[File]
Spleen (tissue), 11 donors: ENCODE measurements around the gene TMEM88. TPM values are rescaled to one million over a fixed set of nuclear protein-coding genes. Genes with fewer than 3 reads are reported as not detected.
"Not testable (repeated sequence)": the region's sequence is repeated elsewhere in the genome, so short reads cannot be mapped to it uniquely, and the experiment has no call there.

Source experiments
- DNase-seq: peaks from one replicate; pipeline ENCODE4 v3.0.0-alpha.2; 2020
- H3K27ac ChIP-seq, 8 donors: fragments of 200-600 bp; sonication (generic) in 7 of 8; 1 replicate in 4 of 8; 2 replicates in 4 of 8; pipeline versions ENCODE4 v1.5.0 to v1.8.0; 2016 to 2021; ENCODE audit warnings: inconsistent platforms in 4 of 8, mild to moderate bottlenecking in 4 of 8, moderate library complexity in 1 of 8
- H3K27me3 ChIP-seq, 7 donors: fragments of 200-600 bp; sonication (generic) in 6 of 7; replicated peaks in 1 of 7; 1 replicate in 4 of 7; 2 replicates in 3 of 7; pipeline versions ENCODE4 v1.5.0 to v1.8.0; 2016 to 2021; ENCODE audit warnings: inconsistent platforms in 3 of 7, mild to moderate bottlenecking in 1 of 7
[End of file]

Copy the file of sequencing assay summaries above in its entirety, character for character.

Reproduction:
Spleen (tissue), 11 donors: ENCODE measurements around the gene TMEM88. TPM values are rescaled to one million over a fixed set of nuclear protein-coding genes. Genes with fewer than 3 reads are reported as not detected.
"Not testable (repeated sequence)": the region's sequence is repeated elsewhere in the genome, so short reads cannot be mapped to it uniquely, and the experiment has no call there.

Source experiments
- DNase-seq: peaks from one replicate; pipeline ENCODE4 v3.0.0-alpha.2; 2020
- H3K27ac ChIP-seq, 8 donors: fragments of 200-600 bp; sonication (generic) in 7 of 8; 1 replicate in 4 of 8; 2 replicates in 4 of 8; pipeline versions ENCODE4 v1.5.0 to v1.8.0; 2016 to 2021; ENCODE audit warnings: inconsistent platforms in 4 of 8, mild to moderate bottlenecking in 4 of 8, moderate library complexity in 1 of 8
- H3K27me3 ChIP-seq, 7 donors: fragments of 200-600 bp; sonication (generic) in 6 of 7; replicated peaks in 1 of 7; 1 replicate in 4 of 7; 2 replicates in 3 of 7; pipeline versions ENCODE4 v1.5.0 to v1.8.0; 2016 to 2021; ENCODE audit warnings: inconsistent platforms in 3 of 7, mild to moderate bottlenecking in 1 of 7